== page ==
[13:05:13] And I want to show a few more fresh faces like her. So you see Alexandria Ocasio-Cortez, obviously, on the end there. These are a couple other people you should pay attention to, Wolf. This is Ben Jealous, former NAACP president. He won a contested Maryland gubernatorial primary on Tuesday as well and ran as a liberal, an unapologetic progressive. Jared Polis, a member of Congress, he is now the gubernatorial nominee in Colorado and is one of the first openly gay nominees in either party. Ran as a liberal. And then Stacey Abrams, we know her, Georgia governor nominee. This is another person who runs as an unapologetic liberal.

This is not by accident, Wolf. Alexandria Ocasio-Cortez is a sign, she is not -- I think she's not an anomaly, she is not a glitch, she is a feature of a fight to come within the Democratic Party.

Back to you, Wolf.

BLITZER: Yes, later this hour I'm going to speak to Ben Jealous, who got the Democratic nomination for the gubernatorial contest in Maryland.

Chris Cillizza, thank you very much.

But right now I want to bring in independent Senator Bernie Sanders of Vermont.

Senator, thanks so much for joining us.

As you know the senator -- the winner, I should say, of the New York primary, that congressional district, describes herself as a Democratic socialist. You're a socialist. She also worked on your 2016 campaign. You congratulated her on Twitter saying, among other things, she demonstrated, once again, what progressive grassroots politics can do.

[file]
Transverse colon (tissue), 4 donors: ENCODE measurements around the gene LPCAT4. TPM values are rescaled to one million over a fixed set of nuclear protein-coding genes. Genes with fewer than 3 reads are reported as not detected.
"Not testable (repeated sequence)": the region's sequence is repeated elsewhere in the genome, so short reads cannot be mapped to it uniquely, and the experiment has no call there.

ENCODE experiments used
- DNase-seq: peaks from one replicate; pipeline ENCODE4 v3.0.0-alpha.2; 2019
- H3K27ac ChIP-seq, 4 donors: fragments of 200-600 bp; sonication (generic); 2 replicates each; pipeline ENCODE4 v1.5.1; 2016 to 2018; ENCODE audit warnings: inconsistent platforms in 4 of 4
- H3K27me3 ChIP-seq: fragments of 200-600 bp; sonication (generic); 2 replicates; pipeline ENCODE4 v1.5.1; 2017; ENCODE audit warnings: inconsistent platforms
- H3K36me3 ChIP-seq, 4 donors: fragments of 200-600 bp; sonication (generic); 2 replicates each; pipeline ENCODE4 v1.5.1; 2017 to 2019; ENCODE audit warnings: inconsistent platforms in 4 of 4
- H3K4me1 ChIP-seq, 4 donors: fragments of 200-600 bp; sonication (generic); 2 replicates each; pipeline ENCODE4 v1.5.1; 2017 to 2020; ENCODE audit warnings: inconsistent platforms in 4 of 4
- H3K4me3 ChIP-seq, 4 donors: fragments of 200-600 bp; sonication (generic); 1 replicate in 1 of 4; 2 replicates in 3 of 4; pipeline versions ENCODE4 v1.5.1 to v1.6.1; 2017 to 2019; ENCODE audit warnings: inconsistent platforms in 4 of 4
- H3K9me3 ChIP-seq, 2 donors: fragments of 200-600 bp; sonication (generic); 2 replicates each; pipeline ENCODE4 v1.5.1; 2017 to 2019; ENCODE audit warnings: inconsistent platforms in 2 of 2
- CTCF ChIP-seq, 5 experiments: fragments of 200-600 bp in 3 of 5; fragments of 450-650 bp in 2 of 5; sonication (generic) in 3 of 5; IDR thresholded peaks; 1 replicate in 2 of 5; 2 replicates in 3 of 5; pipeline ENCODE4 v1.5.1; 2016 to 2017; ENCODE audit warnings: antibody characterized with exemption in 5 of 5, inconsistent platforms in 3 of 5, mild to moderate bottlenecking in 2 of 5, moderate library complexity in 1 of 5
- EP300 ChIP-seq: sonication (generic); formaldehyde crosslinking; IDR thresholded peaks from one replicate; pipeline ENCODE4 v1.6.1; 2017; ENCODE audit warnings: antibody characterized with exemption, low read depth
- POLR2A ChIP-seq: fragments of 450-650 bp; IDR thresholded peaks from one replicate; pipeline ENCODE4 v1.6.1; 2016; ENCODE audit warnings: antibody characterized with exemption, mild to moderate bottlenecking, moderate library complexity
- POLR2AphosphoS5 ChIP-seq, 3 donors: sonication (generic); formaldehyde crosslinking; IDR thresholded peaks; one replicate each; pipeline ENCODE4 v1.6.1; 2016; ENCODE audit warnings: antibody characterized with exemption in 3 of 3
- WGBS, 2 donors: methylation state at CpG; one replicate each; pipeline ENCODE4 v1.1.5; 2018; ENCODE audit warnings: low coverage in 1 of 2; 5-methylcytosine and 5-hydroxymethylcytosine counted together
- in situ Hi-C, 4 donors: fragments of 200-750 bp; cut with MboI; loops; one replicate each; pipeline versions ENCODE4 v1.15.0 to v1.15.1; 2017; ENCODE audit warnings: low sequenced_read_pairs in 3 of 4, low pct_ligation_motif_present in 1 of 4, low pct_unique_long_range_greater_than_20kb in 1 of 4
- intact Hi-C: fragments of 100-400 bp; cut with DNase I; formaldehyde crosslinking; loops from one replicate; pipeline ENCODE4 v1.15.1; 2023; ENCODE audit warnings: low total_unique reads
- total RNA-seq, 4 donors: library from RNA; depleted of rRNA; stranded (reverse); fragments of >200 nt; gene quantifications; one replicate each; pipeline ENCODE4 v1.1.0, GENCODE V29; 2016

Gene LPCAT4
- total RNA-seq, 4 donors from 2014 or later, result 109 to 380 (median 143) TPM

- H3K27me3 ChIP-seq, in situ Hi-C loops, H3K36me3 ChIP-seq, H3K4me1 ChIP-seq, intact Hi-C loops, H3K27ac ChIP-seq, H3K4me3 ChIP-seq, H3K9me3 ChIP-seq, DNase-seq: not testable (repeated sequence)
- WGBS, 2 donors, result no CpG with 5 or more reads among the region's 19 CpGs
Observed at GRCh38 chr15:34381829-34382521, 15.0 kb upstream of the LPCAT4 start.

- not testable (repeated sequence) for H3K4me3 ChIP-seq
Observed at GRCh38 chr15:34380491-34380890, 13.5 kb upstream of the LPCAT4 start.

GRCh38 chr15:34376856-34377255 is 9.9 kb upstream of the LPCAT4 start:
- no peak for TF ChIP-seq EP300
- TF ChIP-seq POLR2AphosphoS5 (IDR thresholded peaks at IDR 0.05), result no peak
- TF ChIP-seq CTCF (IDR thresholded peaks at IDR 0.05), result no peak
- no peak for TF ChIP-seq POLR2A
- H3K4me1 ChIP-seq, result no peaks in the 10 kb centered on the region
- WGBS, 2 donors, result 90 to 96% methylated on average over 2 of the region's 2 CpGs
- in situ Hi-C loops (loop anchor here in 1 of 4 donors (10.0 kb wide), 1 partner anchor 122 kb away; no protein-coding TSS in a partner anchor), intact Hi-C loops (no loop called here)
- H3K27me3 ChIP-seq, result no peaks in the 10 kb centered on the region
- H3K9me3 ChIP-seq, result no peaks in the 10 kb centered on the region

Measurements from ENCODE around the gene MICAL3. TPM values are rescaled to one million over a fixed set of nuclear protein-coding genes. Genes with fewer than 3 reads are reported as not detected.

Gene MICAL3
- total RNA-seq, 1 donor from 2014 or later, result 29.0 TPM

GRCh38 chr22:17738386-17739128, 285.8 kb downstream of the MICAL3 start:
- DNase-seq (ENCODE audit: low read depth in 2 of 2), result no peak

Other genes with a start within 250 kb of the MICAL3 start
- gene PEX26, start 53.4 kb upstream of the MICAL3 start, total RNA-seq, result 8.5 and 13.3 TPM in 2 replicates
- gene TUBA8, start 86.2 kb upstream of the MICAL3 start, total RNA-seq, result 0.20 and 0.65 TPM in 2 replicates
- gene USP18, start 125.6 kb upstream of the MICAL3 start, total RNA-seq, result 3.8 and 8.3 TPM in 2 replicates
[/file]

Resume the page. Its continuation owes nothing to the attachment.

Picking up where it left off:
Is the movement that you inspired in 2016 now, for all practical purposes, from your perspective, senator, taking over large chunks of the Democratic Party?

SEN. BERNIE SANDERS (I), VERMONT: I look at it -- that's not the way I look at it. That's kind of an inside the beltway approach.

The way I see it is that what Alexandria did is ran a campaign focusing on the issues of importance to her district. That is guaranteeing health care as a right, not a privilege, raising the minimum wage to $15 an hour, making sure that the wealthy pay their fair share of taxes, making public colleges and universities tuition free.

So, Wolf, what I believe is that what Alexandria did is not only focus on the right issues, she also ran a strong grassroots campaign. And despite being outspent 10-1, she won a pretty strong victory.

We are seeing that type of effort all across this country. You mentioned Ben Jealous in Maryland. Ben took on much of the Democratic establishment in Maryland. He ended up winning by ten points last night. Also talking about exactly the same issues that Alexandria talked about.